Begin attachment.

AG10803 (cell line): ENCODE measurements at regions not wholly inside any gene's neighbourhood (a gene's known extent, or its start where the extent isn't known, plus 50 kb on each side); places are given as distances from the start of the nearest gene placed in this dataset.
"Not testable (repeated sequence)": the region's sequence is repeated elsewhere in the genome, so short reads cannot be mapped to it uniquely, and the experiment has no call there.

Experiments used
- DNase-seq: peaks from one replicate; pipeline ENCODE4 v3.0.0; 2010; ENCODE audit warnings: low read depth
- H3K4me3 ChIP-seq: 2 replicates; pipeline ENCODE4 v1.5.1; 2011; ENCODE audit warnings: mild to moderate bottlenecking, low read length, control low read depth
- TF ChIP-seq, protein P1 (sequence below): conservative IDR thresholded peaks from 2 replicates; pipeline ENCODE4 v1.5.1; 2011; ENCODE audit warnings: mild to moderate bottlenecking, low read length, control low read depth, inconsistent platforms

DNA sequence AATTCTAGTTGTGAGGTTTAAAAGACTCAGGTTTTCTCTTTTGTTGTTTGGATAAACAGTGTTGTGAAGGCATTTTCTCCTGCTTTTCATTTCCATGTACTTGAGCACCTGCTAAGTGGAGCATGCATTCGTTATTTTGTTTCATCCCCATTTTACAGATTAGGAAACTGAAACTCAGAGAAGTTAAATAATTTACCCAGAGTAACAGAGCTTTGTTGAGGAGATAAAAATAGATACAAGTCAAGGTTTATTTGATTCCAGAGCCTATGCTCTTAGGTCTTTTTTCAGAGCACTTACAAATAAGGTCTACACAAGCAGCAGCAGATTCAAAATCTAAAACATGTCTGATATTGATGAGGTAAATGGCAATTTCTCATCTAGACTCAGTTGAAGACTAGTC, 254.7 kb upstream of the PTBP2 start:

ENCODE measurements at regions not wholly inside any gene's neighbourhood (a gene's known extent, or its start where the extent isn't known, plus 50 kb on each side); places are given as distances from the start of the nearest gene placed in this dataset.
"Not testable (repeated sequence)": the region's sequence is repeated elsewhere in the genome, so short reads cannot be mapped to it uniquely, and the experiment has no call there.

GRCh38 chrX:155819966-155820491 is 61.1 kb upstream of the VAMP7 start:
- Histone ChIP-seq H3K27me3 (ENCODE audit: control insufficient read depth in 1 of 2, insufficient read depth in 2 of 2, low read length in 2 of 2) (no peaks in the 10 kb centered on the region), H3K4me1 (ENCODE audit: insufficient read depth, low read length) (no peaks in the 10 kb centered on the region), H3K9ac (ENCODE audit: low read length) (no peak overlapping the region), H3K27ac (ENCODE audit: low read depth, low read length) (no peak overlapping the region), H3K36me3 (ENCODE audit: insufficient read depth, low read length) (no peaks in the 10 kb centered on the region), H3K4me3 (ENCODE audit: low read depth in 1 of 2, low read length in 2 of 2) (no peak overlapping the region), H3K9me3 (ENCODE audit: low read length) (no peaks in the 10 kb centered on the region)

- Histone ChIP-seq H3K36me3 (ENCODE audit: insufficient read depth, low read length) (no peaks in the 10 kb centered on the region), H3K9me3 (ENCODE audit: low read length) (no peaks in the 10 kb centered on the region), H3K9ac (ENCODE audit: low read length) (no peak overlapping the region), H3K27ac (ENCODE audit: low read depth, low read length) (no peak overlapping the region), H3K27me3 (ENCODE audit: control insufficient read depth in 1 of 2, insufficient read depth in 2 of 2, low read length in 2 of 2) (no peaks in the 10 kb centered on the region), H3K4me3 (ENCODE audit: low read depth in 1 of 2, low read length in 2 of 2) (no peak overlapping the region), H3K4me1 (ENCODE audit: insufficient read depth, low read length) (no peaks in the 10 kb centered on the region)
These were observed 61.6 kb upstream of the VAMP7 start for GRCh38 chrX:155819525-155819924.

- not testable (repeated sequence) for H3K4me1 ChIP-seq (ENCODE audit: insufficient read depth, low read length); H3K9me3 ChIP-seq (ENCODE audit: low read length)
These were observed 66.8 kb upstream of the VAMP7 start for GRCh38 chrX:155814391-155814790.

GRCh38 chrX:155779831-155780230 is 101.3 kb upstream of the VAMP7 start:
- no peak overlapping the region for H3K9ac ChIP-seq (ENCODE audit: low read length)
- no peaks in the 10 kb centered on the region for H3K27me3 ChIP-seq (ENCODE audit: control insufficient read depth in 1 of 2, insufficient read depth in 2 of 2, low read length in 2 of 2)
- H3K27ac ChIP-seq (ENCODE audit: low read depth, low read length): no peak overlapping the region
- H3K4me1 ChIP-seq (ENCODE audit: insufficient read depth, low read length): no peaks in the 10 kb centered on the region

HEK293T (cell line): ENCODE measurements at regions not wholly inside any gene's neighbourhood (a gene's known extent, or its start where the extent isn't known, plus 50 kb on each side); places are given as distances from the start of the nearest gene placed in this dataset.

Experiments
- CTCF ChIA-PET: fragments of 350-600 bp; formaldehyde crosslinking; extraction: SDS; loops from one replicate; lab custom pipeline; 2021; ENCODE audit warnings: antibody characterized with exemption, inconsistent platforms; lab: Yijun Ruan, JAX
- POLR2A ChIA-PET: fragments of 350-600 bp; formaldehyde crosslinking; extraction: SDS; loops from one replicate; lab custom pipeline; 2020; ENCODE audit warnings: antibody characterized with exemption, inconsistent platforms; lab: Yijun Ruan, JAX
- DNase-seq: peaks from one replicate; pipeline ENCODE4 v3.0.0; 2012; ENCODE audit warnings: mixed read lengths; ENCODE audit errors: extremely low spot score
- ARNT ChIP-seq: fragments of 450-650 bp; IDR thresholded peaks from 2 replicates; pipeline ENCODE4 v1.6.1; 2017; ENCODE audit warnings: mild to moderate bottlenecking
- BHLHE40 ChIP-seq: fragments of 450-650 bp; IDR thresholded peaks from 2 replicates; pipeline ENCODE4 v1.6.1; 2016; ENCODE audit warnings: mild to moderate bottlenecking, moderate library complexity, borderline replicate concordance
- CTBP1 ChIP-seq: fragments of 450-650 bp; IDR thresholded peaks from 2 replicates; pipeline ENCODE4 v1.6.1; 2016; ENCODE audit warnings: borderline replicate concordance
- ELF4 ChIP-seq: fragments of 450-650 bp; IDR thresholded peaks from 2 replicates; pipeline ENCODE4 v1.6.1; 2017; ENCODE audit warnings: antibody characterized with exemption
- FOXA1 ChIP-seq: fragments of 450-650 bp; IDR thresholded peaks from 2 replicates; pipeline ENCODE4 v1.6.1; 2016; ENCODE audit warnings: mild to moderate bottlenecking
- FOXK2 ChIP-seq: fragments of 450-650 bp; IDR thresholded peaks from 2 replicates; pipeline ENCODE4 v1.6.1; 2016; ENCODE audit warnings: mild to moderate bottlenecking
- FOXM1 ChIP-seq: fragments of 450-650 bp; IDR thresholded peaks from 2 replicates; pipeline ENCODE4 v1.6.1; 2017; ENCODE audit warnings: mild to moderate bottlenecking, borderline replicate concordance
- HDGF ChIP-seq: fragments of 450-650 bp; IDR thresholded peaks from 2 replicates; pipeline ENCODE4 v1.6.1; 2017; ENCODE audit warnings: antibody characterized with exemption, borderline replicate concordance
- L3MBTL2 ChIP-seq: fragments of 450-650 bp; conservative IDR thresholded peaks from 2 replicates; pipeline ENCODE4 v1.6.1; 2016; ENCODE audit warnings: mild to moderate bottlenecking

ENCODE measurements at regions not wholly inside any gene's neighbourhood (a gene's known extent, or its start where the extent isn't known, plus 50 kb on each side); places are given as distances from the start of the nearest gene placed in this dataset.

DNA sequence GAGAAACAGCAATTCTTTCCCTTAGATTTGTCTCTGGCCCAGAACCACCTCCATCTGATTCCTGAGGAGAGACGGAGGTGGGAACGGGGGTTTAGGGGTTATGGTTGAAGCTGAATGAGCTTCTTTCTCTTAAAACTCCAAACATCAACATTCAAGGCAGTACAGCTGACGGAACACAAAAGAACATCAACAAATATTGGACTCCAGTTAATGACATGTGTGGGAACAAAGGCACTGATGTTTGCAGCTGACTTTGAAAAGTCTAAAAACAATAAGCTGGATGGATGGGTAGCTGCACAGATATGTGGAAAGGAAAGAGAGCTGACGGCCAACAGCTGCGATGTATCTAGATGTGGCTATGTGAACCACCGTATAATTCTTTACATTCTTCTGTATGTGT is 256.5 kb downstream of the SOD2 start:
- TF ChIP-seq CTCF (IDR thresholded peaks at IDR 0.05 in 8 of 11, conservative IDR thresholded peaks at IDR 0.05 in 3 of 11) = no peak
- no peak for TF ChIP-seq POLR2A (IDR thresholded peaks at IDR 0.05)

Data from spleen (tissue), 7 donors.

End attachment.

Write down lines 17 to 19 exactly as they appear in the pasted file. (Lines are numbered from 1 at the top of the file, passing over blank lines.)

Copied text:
- no peak overlapping the region for H3K9ac ChIP-seq (ENCODE audit: low read length)
- no peaks in the 10 kb centered on the region for H3K27me3 ChIP-seq (ENCODE audit: control insufficient read depth in 1 of 2, insufficient read depth in 2 of 2, low read length in 2 of 2)
- H3K27ac ChIP-seq (ENCODE audit: low read depth, low read length): no peak overlapping the region